Indianapolis News and HeadlinesWorking For You

Actions

Indy man patrols streets during rush hour, urges drivers to slow down

Allen Bailey watches drivers pass through his neighborhood
Posted at 11:03 PM, Sep 06, 2022
and last updated 2022-09-06 23:33:46-04

INDIANAPOLIS — Allen Bailey lives near E. 36th Street & Lasalle Street. Since construction began on 38th street, he says people have turned his neighborhood roads into major thoroughfares.

"They come speeding through here so fast. Many of them don't even stop at the stop signs. It's really dangerous," Bailey said. He believes it has become an even more urgent issue because school is back in session.

RELATED: Data shows more fatal hit and runs taking place in Indianapolis

"I got concerned. I don't have any kids but I use the scripture that says it takes a village to raise one child," Bailey said. "I see the concern of my village, my community, so I have to step in."

For the past three weeks, Bailey has stood at the bus stops closest to his home in a safety vest. Cars whiz by him as he waves with a smile or gestures for them to slow down.

Some of the drivers listen and yell appreciation for what he's doing. Others, however, dismiss it and rev their engines louder than necessary to accelerate away from a stop sign.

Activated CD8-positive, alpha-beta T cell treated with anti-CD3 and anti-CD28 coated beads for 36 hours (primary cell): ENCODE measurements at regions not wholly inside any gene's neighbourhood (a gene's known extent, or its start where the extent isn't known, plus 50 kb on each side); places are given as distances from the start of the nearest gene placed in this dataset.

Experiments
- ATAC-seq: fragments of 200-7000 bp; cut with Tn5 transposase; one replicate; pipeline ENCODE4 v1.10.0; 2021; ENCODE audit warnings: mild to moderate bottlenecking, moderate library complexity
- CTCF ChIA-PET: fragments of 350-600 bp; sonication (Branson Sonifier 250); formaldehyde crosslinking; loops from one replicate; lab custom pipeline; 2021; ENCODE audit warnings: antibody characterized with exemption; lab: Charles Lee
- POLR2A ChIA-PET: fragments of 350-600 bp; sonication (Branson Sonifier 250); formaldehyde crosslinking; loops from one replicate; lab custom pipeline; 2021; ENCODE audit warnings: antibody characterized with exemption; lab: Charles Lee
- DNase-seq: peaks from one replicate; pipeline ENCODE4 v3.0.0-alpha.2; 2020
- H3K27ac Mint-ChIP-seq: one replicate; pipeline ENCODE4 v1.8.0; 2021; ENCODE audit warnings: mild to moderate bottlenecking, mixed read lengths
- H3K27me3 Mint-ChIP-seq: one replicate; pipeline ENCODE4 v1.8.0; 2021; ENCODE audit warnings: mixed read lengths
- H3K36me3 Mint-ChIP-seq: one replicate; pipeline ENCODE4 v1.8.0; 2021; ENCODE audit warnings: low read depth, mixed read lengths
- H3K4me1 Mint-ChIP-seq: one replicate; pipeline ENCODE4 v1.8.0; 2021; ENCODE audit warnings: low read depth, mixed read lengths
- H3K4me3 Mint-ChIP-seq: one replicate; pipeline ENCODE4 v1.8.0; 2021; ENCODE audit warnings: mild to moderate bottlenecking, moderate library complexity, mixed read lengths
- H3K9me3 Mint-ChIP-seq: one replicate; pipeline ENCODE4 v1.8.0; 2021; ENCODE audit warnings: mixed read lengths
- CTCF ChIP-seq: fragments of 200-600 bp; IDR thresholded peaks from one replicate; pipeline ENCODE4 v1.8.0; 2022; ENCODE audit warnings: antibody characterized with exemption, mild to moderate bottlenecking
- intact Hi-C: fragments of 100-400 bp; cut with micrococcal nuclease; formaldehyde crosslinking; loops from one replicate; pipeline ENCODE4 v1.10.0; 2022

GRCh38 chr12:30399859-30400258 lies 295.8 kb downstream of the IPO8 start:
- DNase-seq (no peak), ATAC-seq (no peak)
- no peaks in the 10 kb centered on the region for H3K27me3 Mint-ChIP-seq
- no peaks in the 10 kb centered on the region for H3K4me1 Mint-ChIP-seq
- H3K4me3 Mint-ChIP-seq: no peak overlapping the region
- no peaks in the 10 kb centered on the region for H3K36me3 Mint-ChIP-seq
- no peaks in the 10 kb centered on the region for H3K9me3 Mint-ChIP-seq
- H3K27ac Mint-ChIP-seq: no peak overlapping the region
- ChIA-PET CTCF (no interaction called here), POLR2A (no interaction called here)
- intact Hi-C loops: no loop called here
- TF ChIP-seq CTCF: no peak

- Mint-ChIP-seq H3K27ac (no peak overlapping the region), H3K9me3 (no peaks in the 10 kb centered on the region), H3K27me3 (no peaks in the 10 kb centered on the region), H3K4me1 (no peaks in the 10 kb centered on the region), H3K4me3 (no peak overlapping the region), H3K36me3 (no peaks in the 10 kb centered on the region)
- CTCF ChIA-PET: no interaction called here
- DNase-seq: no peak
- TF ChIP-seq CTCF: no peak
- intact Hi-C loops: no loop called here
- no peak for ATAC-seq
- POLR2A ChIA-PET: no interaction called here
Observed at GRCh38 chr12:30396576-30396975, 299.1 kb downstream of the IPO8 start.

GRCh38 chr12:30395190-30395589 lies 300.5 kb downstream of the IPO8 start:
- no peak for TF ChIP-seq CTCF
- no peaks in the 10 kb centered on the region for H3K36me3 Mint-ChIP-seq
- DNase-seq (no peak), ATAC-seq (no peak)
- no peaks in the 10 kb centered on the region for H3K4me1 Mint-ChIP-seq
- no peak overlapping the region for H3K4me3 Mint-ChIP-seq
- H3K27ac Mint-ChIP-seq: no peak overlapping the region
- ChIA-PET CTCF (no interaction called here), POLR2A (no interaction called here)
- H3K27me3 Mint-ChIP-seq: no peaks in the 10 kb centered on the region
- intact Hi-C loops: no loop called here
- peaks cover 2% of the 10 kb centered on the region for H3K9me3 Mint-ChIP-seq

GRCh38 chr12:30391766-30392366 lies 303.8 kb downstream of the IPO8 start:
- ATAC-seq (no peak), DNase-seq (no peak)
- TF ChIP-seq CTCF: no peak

"I know the parents are thankful that someone, besides them, is looking out for their kids," Bailey said.

RELATED: Child struck and killed near 21st Street and Post Road in Indianapolis

Over the last year, WRTV has reported on several deadly crashes where children have been hit at or near their bus stops. Whether it's carelessness, being distracted or a disregard for the rules of the road, they all ended with the death of a child. Bailey is hoping to prevent that from happening in his community.

RELATED: 'He's a runner' Grieving mom believes man charged in daughter's bus stop death will flee if bonded

"If I can slow the traffic down for the kids in my community, this is my job from 8 a.m. to 9 a.m., 4 p.m. and 5 p.m," Bailey said.

What Bailey is doing does come with risks.

"I've been threatened about six times, people talking about I'm going to shoot you or move your "A" out of the way," Bailey said. "All because I took one second or minute out of their day to get them to slow down."

Bailey believes those risks are worth it if he can make drivers aware of how important it is to drive carefully in his neighborhood

"When we make a decision to do something, there is a ripple effect and if you don't do it the right way, you will cause harm or effect to some other life unnecessarily," Bailey said.

CLICK TO DONATE

Working For You
If you have a problem and need help getting results, connect with WRTV by emailing us at workingforyou@rtv6.com or filling out the form below.